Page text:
Nurse practitioners face professional liability risk on a daily basis
Nurse practitioners provide care to all sorts of people with various conditions and ailments. Whether they are diagnosing an acute illness or managing someone's blood pressure, there is some professional liability risk involved. If a mistake is made, this risk could turn into a malpractice lawsuit.
When nurse practitioners are faced with one of these lawsuits, it generally arises from one of three different areas.
- Diagnosis - This is a major part of the medical process, and any mistakes during it could result in a malpractice lawsuit. Some errors that could stem from diagnosis, are failing to identify the correct ailment or a delaying the diagnosis. Oftentimes, these errors are related to cancer, as failure to diagnose lung cancer has been an issue as well as delayed diagnosis of breast cancer.
- Treatment - These suits are generally related to failing to treat a patient in a timely or proper manner. For example, a nurse practitioner may use the wrong methods when treating a patient, or they could wait too long. Both of these issues could result in further injury and a malpractice lawsuit.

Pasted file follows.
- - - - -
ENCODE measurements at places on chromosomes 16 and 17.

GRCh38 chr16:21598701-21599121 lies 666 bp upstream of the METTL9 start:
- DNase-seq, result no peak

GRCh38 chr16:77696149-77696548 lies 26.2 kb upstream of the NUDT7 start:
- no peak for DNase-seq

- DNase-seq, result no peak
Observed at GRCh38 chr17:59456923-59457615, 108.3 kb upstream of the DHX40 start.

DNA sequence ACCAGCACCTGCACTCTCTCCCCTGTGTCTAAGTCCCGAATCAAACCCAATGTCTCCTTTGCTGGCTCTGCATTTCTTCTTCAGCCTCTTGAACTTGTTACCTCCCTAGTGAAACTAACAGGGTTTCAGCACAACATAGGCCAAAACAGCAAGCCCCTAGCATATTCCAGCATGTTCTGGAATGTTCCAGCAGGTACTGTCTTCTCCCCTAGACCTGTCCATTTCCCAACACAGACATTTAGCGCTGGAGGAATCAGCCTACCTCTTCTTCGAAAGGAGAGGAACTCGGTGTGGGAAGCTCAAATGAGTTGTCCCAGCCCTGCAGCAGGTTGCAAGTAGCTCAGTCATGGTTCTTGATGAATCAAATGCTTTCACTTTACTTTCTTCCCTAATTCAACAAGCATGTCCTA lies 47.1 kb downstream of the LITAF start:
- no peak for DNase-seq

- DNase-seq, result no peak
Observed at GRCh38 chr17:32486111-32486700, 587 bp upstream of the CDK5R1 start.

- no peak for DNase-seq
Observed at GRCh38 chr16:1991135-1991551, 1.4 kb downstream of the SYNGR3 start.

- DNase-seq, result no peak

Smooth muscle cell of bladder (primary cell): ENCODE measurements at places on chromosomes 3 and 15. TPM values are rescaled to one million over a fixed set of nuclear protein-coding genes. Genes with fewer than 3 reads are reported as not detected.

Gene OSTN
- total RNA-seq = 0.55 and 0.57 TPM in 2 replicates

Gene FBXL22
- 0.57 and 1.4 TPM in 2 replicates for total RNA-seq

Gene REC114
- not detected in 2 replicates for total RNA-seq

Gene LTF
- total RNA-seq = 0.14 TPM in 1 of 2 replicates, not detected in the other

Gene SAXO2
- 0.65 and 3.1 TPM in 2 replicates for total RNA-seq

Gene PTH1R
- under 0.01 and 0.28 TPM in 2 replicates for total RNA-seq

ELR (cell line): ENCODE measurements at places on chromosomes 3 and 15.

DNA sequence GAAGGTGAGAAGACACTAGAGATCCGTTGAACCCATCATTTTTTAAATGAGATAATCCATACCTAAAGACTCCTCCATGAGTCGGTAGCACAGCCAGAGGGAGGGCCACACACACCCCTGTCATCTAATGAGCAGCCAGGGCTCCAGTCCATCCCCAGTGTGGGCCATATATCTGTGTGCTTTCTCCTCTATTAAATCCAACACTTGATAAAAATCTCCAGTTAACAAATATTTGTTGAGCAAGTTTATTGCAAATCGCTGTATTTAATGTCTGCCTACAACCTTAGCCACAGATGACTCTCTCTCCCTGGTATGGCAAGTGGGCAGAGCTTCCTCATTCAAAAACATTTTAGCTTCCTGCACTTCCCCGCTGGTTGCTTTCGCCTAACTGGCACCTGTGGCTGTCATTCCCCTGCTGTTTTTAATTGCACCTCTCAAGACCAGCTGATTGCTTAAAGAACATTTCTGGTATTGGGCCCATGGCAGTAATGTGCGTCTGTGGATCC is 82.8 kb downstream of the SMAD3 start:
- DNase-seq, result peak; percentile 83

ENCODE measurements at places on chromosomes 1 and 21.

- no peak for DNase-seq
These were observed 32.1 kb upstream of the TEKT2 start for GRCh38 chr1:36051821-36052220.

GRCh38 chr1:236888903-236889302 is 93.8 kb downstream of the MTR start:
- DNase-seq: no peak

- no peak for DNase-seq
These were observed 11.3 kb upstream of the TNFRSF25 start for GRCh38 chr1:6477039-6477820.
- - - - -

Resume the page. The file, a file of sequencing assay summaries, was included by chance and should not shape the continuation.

- Medication - Lastly, nurse practitioners can face liability issues due to medications they prescribe. One problem that could arise is failing to recognize an adverse interaction between medications that were given to a patient. Also, improperly prescribing or managing medication can also lead to liability lawsuits.
Nurse practitioners paid out millions between 2007 and 2012
According to research conducted by Nurse Services Organization, nurse practitioners paid out $44 million in liability claims during the five year span ending in 2012, the Claims Journal reported. The majority of people surveyed had been working for more than 11 years, which could be a sign that the risk of a malpractice claim increases the longer they are on the job.
"The report helps nurse practitioners identify the professional liability claim patterns and trends most likely to affect their practices," NSO president Michael Loughran told the Claims Journal. "When you compare our past claim reports, it becomes evident that the cost of nurse practitioner professional liability claims has been steadily rising."
With the current doctor shortage creating additional work for nurse practitioners, these professionals need to be sure to follow risk management best practices to reduce the risk of a potential lawsuit.
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